The Wheel of Fortune (card number ten in the Tarot's Major Arcana) depicts a cosmic wheel surmounted by a sphinx, and in each of the four corners of the card we see an angelic form reading an open book. There is a wealth of symbolic detail in this card, but this brief description is sufficient for our discussion here.
The Wheel of Fortune represents the endless cycles within cycles that make up the universe. Everything, from a grain of sand to a galaxy, has a beginning and an end, and this card represents the eternal cycle of birth, life, and death. It also tells us that fate will inevitably hand us a series of ups and downs, and it urges us to try to understand and learn from those continual changes.
It often seems that things just happen for no apparent reason and regardless of what we deserve, whether good or bad. That is one way to view life's seemingly capricious nature, but there are other perspectives as well. One is to consider life's ups and downs to be lessons from the Divine. Similarly, we may think of them as part of the curriculum that we chose when we incarnated into this life. In any case, the important point is that no matter what the source of life's boons and misfortunes may be, we always have the choice of whether or not we want to learn from those experiences, and we are free to choose what we learn from them. Ultimately, then, it is not so much what happens to us that matters; it's how we experience it, deal with it, and learn from it that counts.
Besides learning lessons from our experiences, how else can we deal with fate's roller coaster ride? This card advises us to find our spiritual center in order to cope with our adversities. Using the metaphor of Fortune as a spinning wheel, we can consider that even when its rim seems to spin wildly, the hub turns at a relatively languid pace. So we see that it is when life seems to spin out of control that we have the greatest need to search for that calm center within that connects us to what is eternal, for it is there that we can find peace amid the chaos of life.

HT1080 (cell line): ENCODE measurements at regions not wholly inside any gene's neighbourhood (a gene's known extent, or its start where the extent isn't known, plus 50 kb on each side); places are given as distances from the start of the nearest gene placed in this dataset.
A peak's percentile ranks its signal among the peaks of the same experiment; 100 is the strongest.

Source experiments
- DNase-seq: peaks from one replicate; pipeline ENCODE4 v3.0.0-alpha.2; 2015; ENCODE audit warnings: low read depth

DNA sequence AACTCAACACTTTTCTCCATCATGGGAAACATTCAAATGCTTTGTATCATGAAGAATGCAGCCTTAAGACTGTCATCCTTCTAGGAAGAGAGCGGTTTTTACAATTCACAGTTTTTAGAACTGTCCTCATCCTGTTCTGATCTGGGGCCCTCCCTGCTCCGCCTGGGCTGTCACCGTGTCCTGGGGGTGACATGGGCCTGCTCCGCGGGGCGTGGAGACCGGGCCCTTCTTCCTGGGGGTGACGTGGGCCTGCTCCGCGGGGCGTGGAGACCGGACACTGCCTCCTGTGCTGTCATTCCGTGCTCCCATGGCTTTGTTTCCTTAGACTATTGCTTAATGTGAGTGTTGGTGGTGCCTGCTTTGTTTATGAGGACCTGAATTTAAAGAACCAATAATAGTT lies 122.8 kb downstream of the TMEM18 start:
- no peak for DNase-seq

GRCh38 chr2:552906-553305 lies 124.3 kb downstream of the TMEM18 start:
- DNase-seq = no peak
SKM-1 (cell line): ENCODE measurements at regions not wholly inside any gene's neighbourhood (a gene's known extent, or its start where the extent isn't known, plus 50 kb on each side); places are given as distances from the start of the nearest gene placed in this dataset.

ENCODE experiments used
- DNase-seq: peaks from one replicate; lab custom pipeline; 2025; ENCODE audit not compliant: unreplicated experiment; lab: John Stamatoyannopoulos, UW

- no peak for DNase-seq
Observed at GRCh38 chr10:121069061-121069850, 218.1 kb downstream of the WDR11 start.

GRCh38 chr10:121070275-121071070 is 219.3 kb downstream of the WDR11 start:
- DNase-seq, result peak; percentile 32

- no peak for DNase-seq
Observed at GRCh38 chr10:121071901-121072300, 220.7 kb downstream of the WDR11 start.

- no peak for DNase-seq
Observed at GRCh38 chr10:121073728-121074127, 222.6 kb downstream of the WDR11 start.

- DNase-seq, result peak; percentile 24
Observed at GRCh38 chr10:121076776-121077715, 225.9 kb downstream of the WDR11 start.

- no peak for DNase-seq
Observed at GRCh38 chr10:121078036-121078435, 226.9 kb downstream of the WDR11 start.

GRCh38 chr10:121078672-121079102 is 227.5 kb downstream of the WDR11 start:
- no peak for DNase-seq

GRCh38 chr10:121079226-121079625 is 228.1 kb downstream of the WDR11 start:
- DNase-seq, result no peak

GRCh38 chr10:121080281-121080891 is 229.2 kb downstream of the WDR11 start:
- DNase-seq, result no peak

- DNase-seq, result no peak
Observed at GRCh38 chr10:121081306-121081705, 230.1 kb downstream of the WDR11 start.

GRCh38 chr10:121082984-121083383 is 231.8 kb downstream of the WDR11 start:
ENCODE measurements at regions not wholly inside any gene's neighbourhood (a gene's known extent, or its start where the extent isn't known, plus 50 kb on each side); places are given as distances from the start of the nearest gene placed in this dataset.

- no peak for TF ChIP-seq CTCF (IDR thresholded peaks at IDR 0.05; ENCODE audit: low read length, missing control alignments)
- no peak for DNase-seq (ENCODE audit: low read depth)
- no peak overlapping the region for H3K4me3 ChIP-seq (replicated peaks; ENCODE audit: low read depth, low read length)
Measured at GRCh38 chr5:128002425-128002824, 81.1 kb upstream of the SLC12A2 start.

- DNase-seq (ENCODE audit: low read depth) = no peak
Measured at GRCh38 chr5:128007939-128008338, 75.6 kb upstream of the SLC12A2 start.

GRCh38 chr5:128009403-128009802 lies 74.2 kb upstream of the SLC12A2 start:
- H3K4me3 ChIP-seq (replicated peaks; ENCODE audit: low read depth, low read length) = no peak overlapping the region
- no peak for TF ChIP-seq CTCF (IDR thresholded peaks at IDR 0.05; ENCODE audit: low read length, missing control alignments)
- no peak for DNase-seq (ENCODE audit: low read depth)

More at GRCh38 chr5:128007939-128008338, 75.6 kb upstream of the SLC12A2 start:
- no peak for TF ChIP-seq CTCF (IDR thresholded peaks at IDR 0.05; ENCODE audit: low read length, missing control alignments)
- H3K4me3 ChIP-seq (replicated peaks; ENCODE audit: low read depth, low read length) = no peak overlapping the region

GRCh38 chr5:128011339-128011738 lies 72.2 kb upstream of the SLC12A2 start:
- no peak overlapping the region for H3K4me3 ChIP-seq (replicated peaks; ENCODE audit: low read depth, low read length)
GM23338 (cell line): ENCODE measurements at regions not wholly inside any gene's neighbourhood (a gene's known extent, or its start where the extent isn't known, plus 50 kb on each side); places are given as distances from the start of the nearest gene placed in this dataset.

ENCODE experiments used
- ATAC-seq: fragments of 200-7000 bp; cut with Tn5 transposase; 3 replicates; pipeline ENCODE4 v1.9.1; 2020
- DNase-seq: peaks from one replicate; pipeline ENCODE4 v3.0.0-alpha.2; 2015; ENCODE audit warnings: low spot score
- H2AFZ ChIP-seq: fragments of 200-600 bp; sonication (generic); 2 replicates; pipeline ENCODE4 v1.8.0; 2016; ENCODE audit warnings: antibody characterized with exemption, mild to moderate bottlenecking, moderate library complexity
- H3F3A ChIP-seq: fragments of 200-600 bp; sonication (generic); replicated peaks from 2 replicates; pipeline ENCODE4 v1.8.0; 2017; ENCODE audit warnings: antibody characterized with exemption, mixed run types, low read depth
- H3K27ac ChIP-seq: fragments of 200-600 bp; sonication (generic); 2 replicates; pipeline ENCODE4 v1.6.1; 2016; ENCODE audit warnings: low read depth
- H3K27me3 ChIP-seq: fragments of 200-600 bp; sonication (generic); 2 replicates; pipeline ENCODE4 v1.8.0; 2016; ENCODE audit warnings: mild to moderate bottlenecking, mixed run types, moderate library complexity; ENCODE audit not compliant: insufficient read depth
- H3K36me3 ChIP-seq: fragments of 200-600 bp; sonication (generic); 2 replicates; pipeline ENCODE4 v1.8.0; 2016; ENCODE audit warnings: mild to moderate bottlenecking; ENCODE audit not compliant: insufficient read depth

Another piece of advice, which is illustrated on this card by the aloof sphinx sitting atop the wheel, is to cultivate a sense of equanimity about our earthly gains and losses. As the Buddha taught, it is our attachment to material things (which are transitory) that causes suffering, not the loss of those things.
Take a moment to consider the things you value in your life. You may appreciate them for what they are in the "here and now," but remember that nothing is permanent, for as the Wheel of Fortune turns, anything may be lost. This is not a depressing observation, however, when you realize that it is your ability to appreciate that is truly important. As long as you have that sense of appreciation, which comes from the center of your being and not from outside of you, you can always find joy in your life. On the other hand, if you are experiencing a loss, consider that this too shall pass. The wheel keeps turning, so today's misfortune may be a necessary step on the way to tomorrow's good fortune.
Finally, the Wheel of Fortune assures us that as we strengthen our inner connection to what is truly eternal, instead of that which is transitory, we will cultivate a more permanent happiness in our earthly life.
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James Ricklef is a Tarot reader, lecturer, and writer. He has been a frequent workshop presenter at Tarot conferences and symposia from Los Angeles to New York. He is the author of several Tarot books, including Tarot Tells the Tale which was first runner up in the General Interest category for the 2004 Coalition of Visionary Resources (COVR) Awards. (A revised version of that book is now available as Tarot Reading Explained.) He is also the creator of the acclaimed Tarot of the Masters deck.